The Ferguson cops seem to have done everything they could to make the situation worse, though this is helped with the dumping of excess military hardware into our police departments. Hey, if you have toys, don’t those toys have to get used?  (See, Rise of the Warrior Cop, The Militarization of America’s Police Forces, by Radley Balko.)

One can only hope that police departments around the country are taking studious notes on crowd control, and leaning what not to do.  The use of military weapons in civilian areas is a horrible trend, and the fall-out from it can affect any one of us.


May 2nd, 2014

A Botched Execution (And A Good Lawsuit?)

lethalinjectionYou’d have to be living under a rock not to know about the botched Oklahoma execution of Clayton Lockett. Oklahoma, in its infinite wisdom, figured it would be just fine to give an experimental combination of drugs to its death row inmate.

It didn’t work out so well, as a vein apparently burst, he didn’t get the first drug that was supposed to knock him out, and he suffered mightily before having a heart attack and dying. Or at least that is what they are claiming.

But the part that really jumped off the pages of the stories was this: When it became evident that Lockett hadn’t been rendered unconscious by the first drug, and was in pain, prison officials lowered the shades between the witnesses and the condemned. They didn’t want anyone to see what The State was doing.

And anytime The State acts in secret, people should be alarmed. Especially when there is absolutely no reason for secrecy.

It is that very secrecy, in fact, that allows elected officials and their prison appointees to claim that the condemned don’t suffer when given various drug cocktails. Because if they suffered, then there would be an Eighth Amendment problem regarding cruel and unusual punishment.

The official timeline — or at least the first iteration of one, as none of the real witnesses in the execution chamber have actually testified — goes like this:

18:23  —  The drug midazolam was administered intravenously.

18:30 —  A doctor said Lockett was still conscious.

18:33  —  Lockett was unconscious, and vecuronium bromide and potassium chloride were administered.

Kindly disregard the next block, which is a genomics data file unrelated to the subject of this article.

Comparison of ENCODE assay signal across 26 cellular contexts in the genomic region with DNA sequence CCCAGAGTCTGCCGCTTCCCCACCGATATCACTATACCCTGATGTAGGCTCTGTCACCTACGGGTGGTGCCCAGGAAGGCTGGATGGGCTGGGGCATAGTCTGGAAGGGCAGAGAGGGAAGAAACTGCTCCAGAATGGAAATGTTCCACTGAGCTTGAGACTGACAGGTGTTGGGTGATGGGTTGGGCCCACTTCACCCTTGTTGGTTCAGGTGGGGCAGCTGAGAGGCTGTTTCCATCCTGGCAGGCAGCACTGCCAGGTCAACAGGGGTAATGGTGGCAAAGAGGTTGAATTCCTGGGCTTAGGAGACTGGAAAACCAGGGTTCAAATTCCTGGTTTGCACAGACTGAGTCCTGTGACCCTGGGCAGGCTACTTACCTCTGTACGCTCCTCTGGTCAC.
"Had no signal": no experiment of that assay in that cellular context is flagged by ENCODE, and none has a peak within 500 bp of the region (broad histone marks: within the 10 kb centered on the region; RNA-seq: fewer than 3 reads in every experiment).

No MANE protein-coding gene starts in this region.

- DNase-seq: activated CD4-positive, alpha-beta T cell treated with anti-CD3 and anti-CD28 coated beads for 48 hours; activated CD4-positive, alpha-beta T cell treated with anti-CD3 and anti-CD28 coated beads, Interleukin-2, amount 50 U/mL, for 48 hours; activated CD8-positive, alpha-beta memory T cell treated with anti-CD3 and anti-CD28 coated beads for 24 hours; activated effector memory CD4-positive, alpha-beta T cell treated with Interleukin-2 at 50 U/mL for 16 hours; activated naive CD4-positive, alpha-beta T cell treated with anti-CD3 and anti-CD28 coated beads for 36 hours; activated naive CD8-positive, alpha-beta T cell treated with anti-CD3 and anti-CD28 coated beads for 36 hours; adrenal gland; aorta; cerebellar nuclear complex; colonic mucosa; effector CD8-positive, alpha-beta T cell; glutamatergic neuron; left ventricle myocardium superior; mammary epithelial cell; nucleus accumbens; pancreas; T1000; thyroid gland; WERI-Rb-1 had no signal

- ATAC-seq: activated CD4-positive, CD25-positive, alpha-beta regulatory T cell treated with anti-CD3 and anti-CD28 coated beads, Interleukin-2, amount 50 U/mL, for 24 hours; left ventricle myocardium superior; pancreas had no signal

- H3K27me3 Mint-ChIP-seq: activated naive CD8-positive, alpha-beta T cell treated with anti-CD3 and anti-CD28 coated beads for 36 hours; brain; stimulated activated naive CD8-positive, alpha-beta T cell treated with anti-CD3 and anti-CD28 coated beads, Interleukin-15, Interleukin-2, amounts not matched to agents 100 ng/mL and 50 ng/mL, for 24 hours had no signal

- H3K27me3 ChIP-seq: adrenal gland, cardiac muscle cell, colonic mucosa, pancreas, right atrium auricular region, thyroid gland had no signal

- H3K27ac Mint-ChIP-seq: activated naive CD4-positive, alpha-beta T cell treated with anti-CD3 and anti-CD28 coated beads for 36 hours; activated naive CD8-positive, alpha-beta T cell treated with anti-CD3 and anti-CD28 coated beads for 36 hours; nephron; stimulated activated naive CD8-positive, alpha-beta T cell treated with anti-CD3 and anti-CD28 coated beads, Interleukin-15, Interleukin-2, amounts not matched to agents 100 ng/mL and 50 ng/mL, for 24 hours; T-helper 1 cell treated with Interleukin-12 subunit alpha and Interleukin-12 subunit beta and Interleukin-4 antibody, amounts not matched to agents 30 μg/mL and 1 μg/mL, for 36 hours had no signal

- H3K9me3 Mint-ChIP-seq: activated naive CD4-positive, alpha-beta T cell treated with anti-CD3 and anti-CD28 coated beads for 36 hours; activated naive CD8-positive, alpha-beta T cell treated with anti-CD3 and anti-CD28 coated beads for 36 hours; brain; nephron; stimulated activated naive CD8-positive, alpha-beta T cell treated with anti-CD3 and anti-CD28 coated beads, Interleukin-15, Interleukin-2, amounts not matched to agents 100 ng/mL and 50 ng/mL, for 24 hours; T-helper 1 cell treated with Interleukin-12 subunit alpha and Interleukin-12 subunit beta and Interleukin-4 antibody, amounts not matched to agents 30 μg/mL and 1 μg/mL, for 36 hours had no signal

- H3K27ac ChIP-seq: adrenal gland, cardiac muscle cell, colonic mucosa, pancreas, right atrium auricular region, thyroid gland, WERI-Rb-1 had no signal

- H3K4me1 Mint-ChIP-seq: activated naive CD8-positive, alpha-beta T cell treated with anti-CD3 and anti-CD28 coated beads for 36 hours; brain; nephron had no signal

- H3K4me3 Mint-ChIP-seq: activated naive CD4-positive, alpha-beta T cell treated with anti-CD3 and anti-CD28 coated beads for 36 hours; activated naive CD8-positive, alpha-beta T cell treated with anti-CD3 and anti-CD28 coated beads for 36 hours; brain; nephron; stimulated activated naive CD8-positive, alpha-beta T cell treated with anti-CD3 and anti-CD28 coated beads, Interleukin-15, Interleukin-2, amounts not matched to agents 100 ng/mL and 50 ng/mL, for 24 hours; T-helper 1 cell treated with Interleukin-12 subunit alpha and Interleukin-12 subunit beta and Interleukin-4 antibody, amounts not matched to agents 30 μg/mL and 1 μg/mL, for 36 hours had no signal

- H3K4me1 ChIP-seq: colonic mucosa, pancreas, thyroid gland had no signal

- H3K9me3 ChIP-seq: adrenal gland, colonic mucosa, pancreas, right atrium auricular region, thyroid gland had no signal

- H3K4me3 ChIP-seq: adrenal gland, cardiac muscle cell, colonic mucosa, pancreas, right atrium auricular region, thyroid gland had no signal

18:42 — The shades for the witnesses were lowered. The official timeline does not say why, but there are accounts elsewhere that Lockett had appeared to be conscious in the previous few minutes.  From the New York Times: “Lockett, began to writhe and gasp after he had already been declared unconscious and called out “oh, man,” according to witnesses.”

18:44 – 18:56  “The doctor checked the IV and reported the blood vein had collapsed, and the drugs had either absorbed into tissue, leaked out or both,” according to the timeline.  The director of the corrections department then asked whether Lockett had been given enough of the drug combination to kill him, and the doctor said “no.”  “Is another vein available? And if so, are there enough drugs remaining?” the doctor was asked, according to the timeline. The doctor’s answer to both questions: “No.”

18:56 Execution called off

19:06 Lockett pronounced dead.

Missing from the timeline? Any acknowledgment that Lockett was in pain, contrary to the claimed protocol.

I know, you are shocked, just shocked, that the official timeline whitewashed what the condemned man was doing or trying to say.

Secrecy. It has surrounded the death penalty since we stopped public hangings. It now consists primarily of trying to make an inherently violent act — killing — antiseptic, and therefore palatable to the public. A firing squad would be quicker and more efficient, but then the killing becomes more real.

But the veil of secrecy, I think, can now be broken. Dropping the shades in front of the witnesses won’t work this time, despite wiping it from the official timeline.

Because he suffered in a way that was unintended, as others have  before him, the Estate of Clayton Lockett now has a simple claim for personal injury due to the negligence of prison officials, in addition to a civil rights claim for cruel and unusual punishment. This would be for the 24 minutes between 18:42 – 19:06.

Such a lawsuit, of course, really wouldn’t be about the money. It’s about lifting that veil of secrecy. Because of the suffering, the estate lawyers, if they brought such a suit, would be able to question each and every person in that execution room. And all of the people that ordered the drugs, devised the drug protocol, medically supervised the procedure and delve into all the ways it was tested (or that it wasn’t).

And so much more.

No, it really wouldn’t be about the money at all. It would be about ripping down the veil and using the disinfecting qualities of sunlight so that people can actually see how The State’s machinery of death works, to see what happened and why it happened.

And citizens can see exactly what they voted for and paid for.


November 19th, 2011

UC Davis Cop Assaults Peaceful Protesters (Looks Like 1963 Birmingham) (Updated)